If you love your finished puzzle too much to dismantle it, gluing the pieces together is a great way to turn your puzzle into a wall display. By securing the pieces in place, your puzzle will be transformed from something temporary into something beautifully permanent.
Fortunately, gluing a 1,000+ piece puzzle is far less time-consuming than the process of putting the pieces together. The process is simple, affordable, and adds even more fun to puzzling as a hobby.
Before the gluing process can begin, however, you need to decide which method you are going to choose for your creation to manifest.
Do You Glue the Front or the Back of a Puzzle?
There are different ways you can approach the task of gluing your puzzle but we deem the method outlined below to be the most effective. For this method, it is not required that you flip your puzzle so the pieces are face down. You can apply the glue directly to the front of the puzzle.
If you are going to apply glue to the front of the puzzle, you will need wax or parchment paper in addition to your mod podge or special puzzle glue. This paper acts as a protective layer between your glue and your work surface.
It is possible for the glue to slip through the cracks and the last thing you want is for your puzzle to become stuck to your table. Hence why it is essential that you do not pass on the wax or parchment paper.
The great thing about this type of paper is that it can be easily slid beneath the puzzle. If you are nervous about flipping or lifting the puzzle, this is a great method as there is minimal risk of it falling apart. Make sure that the paper you choose is a couple of inches wider than the puzzle itself.
Once the paper has been slotted under the puzzle, use a rolling pin to flatten the puzzle as much as possible. This is done to ensure a smooth, undisturbed finish. Be firm but gentle with the rolling so that none of the pieces are lifted up or become undone in the process.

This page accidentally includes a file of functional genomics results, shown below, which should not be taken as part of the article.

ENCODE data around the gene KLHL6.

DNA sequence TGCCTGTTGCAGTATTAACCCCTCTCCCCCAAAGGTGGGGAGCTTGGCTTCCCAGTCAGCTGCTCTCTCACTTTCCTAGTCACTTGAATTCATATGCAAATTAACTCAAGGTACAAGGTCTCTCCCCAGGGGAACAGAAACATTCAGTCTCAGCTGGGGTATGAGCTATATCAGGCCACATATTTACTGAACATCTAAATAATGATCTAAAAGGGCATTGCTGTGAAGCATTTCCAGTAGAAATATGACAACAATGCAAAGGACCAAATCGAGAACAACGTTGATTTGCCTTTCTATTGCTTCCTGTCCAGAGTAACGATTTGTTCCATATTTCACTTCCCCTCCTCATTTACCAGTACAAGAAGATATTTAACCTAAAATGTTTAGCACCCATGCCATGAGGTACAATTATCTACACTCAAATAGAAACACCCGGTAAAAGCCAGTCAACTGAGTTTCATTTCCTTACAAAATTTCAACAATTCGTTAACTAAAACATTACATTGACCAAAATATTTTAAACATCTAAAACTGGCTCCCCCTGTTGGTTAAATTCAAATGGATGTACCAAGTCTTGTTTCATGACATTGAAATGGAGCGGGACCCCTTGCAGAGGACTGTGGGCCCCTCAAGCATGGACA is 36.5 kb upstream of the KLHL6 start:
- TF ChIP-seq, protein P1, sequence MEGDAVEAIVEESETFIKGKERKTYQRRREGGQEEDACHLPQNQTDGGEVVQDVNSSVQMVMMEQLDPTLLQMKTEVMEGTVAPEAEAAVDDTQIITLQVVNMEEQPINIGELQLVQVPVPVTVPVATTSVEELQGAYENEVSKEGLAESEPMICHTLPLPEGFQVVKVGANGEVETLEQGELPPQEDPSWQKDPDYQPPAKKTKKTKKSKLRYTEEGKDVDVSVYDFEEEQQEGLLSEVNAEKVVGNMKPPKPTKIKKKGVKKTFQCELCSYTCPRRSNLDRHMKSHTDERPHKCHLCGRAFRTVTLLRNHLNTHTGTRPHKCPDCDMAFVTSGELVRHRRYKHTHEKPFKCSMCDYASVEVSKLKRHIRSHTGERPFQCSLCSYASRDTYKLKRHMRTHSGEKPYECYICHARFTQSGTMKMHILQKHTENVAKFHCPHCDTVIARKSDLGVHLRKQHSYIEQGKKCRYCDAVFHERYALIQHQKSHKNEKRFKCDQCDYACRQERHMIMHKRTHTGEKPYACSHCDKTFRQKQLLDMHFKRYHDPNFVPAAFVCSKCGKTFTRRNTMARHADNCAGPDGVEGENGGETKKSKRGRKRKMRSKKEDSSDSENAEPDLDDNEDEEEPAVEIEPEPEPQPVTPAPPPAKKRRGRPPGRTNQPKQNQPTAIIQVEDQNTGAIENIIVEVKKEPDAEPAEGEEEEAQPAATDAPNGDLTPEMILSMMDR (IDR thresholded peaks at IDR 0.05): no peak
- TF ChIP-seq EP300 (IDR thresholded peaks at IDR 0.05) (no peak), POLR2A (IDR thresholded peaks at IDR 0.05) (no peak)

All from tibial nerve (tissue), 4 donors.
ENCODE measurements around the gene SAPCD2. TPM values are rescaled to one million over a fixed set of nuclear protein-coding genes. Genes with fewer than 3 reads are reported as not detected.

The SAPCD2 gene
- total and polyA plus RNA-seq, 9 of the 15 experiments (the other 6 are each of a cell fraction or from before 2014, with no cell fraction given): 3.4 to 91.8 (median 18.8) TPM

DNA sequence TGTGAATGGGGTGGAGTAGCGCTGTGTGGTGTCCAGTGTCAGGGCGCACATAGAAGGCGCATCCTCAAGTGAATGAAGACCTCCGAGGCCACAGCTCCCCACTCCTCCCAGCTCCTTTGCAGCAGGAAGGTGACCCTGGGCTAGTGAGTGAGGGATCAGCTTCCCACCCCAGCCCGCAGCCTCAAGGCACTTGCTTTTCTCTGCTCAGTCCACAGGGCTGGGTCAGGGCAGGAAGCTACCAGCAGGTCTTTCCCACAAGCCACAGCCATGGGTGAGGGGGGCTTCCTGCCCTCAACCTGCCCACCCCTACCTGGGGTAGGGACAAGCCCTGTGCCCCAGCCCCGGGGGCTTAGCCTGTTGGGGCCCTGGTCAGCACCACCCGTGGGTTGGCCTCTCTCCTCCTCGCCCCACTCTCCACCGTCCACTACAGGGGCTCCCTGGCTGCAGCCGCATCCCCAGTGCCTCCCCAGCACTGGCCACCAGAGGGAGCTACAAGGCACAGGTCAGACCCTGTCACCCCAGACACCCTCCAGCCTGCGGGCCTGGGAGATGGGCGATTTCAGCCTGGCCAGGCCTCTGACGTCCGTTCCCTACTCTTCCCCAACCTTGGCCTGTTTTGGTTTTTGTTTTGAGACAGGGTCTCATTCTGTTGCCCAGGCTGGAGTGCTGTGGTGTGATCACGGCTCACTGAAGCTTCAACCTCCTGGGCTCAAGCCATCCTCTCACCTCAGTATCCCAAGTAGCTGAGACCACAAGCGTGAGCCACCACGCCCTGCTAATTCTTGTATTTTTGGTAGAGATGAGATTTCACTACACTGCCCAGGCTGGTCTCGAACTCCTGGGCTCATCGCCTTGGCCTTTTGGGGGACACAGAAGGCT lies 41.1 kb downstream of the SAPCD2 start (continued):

Now that the puzzle is flat on the parchment paper, it is ready for gluing. Pour the glue on top of the puzzle and then use a piece of cardboard or brush to spread the glue evenly across the puzzle. Make sure you go right to the edges and cover all of the pieces.
When you pour the glue on your puzzle, be careful not to be overgenerous. If you oversaturate the puzzle, the pieces may become soggy or peel. That said, do make sure the puzzle is sufficiently covered as you don’t want any pieces to be loose.
At this stage, do not be too concerned about what the puzzle image looks like. You may be worried about air bubbles or thick splodges but when the puzzle dries, the glue will shrink.
This is why it is important you buy special puzzle glue as it is designed to result in a clear finish. If you use generic glue, you are better off gluing the back of the puzzle than the front as the glue may dry unattractively on the front of your puzzle and obscure the image.
Finally, wait patiently until the puzzle is completely dry. You should now be able to lift the puzzle from the parchment paper and easily move it over to your frame or directly onto your wall.
How Do You Glue The Back of a Puzzle?
If you feel more comfortable gluing the back of the puzzle, there is an alternative method you can use. This method is attractive if you are concerned you do not have a clear finish puzzle glue and are worried about spoiling the image on the front.
The downside of gluing the back of your puzzle is that it will require flipping over. The simplest way to do this is by applying clear contact paper to the front of the puzzle. Make sure that the contact paper is firmly pressed on every section of the puzzle.
Once the surface area is properly covered, you can quite easily flip the puzzle face down onto your work surface. The remainder of the process is similar to as if you are gluing the front of the puzzle.
Again, make sure the glue is completely dry before you try to move it.
Could I Glue the Front and the Back?
There are certainly benefits to gluing both the front and back of your puzzle. Gluing both sides will mean the finished result is stronger and more stable. If you are planning on hanging the puzzle directly on your wall, applying glue to both sides is not a bad idea.
If you do choose to glue both sides, we recommend starting by working on the front. This is because it will make the process of flipping the puzzle far simpler. Once the glue has dried, you should easily be able to pick up the puzzle and turn it upsidedown with your hands.
If the puzzle is particularly large, slide a piece of the stiff card beneath your puzzle to provide extra stability when you flip it.
When you glue the back of the puzzle, make sure you don’t forget to reuse the wax or parchment paper. It is unlikely, but the glue may still slip through any remaining cracks. If the glue causes the puzzle to stick to the parchment paper, a spatula or ruler works brilliantly for separating the two.